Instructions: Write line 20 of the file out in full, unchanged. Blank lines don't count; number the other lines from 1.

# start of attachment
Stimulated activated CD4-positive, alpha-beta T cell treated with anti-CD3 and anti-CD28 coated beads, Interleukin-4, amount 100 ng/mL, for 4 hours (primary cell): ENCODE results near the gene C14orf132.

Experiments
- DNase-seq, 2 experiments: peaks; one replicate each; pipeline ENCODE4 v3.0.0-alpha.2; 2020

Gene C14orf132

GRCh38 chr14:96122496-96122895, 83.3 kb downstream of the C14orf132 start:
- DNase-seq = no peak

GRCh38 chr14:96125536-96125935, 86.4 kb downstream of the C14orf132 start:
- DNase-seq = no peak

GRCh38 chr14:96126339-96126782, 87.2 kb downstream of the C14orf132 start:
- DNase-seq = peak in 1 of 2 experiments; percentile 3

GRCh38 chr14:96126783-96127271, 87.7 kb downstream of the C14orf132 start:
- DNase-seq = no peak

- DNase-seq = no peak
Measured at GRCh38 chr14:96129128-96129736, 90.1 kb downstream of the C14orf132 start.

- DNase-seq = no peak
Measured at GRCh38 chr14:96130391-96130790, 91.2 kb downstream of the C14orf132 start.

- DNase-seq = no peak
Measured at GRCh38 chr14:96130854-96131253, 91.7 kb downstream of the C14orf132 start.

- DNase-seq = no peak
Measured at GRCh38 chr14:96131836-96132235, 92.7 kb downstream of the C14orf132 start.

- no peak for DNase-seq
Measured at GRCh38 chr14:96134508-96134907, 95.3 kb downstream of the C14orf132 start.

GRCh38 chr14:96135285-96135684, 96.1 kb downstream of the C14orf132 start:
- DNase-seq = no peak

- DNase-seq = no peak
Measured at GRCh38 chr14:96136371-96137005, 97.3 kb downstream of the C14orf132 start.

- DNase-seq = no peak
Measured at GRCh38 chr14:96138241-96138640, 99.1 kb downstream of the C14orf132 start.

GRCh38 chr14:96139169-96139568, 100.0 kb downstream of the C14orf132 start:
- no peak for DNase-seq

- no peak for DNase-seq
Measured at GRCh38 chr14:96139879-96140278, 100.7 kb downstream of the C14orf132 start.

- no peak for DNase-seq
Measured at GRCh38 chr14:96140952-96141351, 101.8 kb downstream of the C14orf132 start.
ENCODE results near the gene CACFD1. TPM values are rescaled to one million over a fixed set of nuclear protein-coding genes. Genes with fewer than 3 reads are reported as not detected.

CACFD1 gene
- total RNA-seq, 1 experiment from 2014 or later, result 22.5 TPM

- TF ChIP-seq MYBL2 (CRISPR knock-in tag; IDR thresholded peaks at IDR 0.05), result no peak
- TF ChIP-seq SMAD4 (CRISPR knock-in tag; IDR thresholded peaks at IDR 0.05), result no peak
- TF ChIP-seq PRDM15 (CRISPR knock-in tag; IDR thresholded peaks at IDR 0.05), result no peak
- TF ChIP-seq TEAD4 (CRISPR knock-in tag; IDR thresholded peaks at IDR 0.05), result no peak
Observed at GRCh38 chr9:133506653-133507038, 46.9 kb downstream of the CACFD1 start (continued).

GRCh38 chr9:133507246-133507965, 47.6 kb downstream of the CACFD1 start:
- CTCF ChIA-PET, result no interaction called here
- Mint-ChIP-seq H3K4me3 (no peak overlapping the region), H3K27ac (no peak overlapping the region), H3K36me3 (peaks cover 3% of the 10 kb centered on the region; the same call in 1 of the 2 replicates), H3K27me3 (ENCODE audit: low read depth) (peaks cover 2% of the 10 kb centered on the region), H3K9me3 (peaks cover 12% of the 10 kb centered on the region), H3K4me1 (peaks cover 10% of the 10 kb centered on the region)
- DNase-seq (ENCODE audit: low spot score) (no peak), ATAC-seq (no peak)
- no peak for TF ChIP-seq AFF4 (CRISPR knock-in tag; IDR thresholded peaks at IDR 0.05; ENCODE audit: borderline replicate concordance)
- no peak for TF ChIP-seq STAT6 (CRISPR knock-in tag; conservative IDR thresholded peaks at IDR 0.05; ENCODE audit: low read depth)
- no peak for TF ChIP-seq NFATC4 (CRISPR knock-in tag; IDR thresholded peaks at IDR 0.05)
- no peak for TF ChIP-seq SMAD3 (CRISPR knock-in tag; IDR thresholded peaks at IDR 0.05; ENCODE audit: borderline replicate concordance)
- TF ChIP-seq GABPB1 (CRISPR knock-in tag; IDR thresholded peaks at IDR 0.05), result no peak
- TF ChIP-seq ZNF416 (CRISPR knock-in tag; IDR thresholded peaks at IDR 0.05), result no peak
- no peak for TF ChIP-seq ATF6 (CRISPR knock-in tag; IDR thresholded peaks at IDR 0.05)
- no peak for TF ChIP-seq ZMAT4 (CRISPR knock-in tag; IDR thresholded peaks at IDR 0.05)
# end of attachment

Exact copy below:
Measured at GRCh38 chr14:96131836-96132235, 92.7 kb downstream of the C14orf132 start.